SD House Committee Advances Bill Creating State Commission For Indigent Defense


     The South Dakota House State Affairs Committee has unanimously advanced a bill creating a state commission to provide legal representation for those without the ability to pay. 

      Pennington, Meade, and Minnehaha are the only South Dakota counties with a dedicated public defender office, The other 63 counties rely on a patchwork of contracted attorneys for indigent defense

       The statewide commission was recommended by a special task force appointed by Gov Kristi Noem and Chief Justice Steven Jensen, who would appoint its members.

       The commission would research how to best manage the need of indigent services against the reality of South Dakota’s pool of available lawyers, especially since many indigent cases are complex, violent crime cases that require specialized attorneys.

      State Court Administrator Greg Sattizahn, testifying on behalf the chief justice before Friday’s vote, told the panel that South Dakota is one of only 6 states with no statewide legal entity that coordinates legal defense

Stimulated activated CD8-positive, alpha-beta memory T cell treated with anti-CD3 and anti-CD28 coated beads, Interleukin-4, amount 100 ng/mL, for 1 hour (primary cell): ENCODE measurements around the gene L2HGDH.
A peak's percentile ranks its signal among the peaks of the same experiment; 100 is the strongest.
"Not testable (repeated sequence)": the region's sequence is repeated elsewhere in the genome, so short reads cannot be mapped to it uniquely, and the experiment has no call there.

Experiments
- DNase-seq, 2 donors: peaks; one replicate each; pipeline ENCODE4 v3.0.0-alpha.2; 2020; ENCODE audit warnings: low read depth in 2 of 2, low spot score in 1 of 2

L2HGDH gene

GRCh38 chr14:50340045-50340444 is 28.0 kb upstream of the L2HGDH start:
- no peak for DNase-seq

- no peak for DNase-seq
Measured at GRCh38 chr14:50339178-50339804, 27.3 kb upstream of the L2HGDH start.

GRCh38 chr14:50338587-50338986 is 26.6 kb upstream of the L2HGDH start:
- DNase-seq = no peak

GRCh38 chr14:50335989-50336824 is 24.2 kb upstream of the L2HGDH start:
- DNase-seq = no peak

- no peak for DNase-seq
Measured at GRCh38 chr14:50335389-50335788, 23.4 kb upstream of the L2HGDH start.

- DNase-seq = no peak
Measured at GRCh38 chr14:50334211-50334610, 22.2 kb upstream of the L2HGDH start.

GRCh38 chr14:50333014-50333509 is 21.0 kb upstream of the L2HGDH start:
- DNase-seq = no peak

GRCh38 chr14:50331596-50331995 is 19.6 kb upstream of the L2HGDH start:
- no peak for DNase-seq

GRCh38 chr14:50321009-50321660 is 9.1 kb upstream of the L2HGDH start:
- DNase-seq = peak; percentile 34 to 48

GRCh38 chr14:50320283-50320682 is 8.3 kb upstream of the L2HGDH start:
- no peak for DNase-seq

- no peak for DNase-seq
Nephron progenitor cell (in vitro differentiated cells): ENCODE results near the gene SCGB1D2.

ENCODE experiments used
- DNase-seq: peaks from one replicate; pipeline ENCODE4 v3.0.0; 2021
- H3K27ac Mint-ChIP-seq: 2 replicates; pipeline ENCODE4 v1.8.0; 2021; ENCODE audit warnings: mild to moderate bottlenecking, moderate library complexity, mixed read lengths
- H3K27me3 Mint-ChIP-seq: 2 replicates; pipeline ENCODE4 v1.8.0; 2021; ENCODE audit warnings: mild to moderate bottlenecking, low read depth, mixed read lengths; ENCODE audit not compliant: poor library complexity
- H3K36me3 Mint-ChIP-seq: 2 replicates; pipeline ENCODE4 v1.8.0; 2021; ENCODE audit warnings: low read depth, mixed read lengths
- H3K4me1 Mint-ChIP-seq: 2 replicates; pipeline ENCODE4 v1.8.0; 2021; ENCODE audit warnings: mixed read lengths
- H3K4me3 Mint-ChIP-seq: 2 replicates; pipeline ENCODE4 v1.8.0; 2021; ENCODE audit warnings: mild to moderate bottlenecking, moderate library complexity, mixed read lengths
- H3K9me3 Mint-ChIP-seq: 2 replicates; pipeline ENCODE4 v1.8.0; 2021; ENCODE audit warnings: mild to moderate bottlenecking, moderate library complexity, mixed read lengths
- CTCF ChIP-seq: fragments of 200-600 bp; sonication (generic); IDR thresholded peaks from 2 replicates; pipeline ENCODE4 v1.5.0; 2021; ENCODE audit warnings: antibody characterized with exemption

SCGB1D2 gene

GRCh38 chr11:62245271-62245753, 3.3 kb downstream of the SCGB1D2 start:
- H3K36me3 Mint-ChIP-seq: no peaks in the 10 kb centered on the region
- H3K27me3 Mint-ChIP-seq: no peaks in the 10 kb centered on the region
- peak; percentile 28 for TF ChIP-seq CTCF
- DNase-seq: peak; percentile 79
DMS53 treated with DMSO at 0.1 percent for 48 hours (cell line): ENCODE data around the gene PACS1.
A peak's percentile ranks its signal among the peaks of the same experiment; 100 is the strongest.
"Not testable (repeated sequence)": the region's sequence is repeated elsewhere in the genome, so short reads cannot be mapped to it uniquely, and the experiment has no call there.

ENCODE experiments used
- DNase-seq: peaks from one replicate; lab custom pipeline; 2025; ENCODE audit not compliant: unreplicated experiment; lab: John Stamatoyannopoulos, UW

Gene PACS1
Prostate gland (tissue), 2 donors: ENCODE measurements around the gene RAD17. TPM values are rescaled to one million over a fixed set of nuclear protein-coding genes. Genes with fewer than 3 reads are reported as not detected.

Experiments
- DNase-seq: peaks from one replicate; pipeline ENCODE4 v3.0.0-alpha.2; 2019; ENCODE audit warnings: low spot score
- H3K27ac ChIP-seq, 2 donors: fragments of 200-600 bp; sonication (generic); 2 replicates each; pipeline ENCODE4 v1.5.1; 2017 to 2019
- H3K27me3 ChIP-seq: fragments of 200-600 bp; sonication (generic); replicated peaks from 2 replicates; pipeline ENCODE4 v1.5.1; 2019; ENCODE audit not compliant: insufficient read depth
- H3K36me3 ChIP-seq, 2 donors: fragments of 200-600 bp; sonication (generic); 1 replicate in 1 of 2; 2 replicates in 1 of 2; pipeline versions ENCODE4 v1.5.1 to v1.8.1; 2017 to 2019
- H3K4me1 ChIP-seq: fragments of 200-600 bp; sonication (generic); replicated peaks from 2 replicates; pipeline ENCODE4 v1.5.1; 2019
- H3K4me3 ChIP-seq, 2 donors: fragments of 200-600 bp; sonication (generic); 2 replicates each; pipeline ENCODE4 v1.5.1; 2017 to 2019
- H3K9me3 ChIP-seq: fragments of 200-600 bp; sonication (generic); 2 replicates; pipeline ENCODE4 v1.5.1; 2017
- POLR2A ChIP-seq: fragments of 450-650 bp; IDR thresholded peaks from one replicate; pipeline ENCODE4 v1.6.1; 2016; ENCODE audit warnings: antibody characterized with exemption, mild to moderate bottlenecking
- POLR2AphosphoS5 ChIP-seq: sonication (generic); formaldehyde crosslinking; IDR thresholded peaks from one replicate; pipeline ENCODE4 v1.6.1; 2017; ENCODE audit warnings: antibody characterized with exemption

Sattizahn said counties spent about $22 million dollars providing indigent defense in fiscal year 2022, but that the current system can’t track if appointed attorneys are charging the counties appropriate amounts or guarantee that qualified attorneys are available.

        Noem’s general counsel, attorney Katie Hruska, told the committee that funding for the commission is in her proposed budget and that the governor agrees the commission is the best solution to the problem. 

      Only one person testified against the bill, a Rapid City man, who described it as “sharia compliancy” – a reference to Islamic law – and a new tax on South Dakotans.